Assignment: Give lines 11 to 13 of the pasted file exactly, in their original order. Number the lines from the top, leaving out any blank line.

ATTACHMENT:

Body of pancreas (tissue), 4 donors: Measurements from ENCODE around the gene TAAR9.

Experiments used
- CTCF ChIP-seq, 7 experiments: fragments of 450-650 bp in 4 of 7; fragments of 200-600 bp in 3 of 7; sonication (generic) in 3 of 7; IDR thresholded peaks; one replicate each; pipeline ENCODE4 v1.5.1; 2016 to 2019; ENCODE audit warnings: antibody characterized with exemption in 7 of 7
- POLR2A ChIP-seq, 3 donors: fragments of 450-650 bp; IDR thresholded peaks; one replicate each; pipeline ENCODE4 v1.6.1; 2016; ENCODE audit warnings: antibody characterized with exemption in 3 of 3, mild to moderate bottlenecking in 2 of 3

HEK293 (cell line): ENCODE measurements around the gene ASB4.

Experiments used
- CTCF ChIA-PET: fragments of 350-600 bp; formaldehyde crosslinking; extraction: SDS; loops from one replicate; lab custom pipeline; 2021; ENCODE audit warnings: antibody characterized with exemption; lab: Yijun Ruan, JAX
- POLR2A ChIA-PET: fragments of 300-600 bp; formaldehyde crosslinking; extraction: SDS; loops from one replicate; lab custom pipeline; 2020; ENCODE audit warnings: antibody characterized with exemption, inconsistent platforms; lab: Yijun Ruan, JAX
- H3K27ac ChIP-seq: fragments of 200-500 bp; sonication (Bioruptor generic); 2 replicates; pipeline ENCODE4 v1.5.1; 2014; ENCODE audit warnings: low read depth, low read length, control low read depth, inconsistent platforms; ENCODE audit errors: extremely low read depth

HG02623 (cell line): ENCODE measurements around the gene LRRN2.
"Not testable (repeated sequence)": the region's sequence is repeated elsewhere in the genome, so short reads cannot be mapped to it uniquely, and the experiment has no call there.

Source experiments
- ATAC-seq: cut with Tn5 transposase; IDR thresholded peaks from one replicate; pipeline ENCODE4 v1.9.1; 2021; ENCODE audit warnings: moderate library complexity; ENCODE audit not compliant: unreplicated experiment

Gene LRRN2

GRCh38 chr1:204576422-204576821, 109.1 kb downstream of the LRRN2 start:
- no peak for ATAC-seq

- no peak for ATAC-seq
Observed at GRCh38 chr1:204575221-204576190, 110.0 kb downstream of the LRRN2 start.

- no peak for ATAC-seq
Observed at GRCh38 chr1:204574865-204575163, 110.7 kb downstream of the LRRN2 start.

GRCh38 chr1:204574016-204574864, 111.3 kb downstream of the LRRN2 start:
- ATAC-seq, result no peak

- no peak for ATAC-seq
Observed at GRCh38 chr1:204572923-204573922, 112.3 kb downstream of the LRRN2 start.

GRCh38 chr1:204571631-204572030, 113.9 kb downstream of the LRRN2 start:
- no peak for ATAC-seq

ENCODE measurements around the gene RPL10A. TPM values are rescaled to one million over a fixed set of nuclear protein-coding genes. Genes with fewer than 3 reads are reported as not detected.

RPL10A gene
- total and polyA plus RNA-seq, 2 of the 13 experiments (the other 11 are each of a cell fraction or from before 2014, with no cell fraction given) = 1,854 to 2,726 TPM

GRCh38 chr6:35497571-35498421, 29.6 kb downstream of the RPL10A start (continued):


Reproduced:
"Not testable (repeated sequence)": the region's sequence is repeated elsewhere in the genome, so short reads cannot be mapped to it uniquely, and the experiment has no call there.

Source experiments
- ATAC-seq: cut with Tn5 transposase; IDR thresholded peaks from one replicate; pipeline ENCODE4 v1.9.1; 2021; ENCODE audit warnings: moderate library complexity; ENCODE audit not compliant: unreplicated experiment